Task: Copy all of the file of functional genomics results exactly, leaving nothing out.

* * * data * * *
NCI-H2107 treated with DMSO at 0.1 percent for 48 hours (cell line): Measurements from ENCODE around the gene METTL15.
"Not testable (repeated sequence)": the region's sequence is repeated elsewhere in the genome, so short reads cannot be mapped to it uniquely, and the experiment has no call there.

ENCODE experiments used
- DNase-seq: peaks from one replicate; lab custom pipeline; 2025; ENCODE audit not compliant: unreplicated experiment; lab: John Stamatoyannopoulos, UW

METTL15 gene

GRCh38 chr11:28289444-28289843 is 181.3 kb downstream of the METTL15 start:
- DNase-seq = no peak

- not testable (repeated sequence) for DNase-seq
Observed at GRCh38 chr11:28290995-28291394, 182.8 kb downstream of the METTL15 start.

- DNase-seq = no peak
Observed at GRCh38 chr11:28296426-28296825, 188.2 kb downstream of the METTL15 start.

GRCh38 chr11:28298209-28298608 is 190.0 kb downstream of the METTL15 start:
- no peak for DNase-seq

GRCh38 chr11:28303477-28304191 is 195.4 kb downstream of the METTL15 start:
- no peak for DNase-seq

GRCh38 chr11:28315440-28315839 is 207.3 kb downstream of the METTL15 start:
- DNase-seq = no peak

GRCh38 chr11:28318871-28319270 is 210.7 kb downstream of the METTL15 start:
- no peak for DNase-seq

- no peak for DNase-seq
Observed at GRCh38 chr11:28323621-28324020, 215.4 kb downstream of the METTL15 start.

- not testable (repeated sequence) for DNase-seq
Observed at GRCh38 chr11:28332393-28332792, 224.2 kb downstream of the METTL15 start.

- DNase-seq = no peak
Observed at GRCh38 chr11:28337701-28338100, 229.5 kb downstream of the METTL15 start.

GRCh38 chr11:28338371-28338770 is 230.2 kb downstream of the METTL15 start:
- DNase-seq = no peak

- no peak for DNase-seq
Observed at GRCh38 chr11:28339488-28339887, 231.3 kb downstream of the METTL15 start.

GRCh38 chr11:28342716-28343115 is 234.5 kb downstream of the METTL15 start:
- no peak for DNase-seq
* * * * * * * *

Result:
NCI-H2107 treated with DMSO at 0.1 percent for 48 hours (cell line): Measurements from ENCODE around the gene METTL15.
"Not testable (repeated sequence)": the region's sequence is repeated elsewhere in the genome, so short reads cannot be mapped to it uniquely, and the experiment has no call there.

ENCODE experiments used
- DNase-seq: peaks from one replicate; lab custom pipeline; 2025; ENCODE audit not compliant: unreplicated experiment; lab: John Stamatoyannopoulos, UW

METTL15 gene

GRCh38 chr11:28289444-28289843 is 181.3 kb downstream of the METTL15 start:
- DNase-seq = no peak

- not testable (repeated sequence) for DNase-seq
Observed at GRCh38 chr11:28290995-28291394, 182.8 kb downstream of the METTL15 start.

- DNase-seq = no peak
Observed at GRCh38 chr11:28296426-28296825, 188.2 kb downstream of the METTL15 start.

GRCh38 chr11:28298209-28298608 is 190.0 kb downstream of the METTL15 start:
- no peak for DNase-seq

GRCh38 chr11:28303477-28304191 is 195.4 kb downstream of the METTL15 start:
- no peak for DNase-seq

GRCh38 chr11:28315440-28315839 is 207.3 kb downstream of the METTL15 start:
- DNase-seq = no peak

GRCh38 chr11:28318871-28319270 is 210.7 kb downstream of the METTL15 start:
- no peak for DNase-seq

- no peak for DNase-seq
Observed at GRCh38 chr11:28323621-28324020, 215.4 kb downstream of the METTL15 start.

- not testable (repeated sequence) for DNase-seq
Observed at GRCh38 chr11:28332393-28332792, 224.2 kb downstream of the METTL15 start.

- DNase-seq = no peak
Observed at GRCh38 chr11:28337701-28338100, 229.5 kb downstream of the METTL15 start.

GRCh38 chr11:28338371-28338770 is 230.2 kb downstream of the METTL15 start:
- DNase-seq = no peak

- no peak for DNase-seq
Observed at GRCh38 chr11:28339488-28339887, 231.3 kb downstream of the METTL15 start.

GRCh38 chr11:28342716-28343115 is 234.5 kb downstream of the METTL15 start:
- no peak for DNase-seq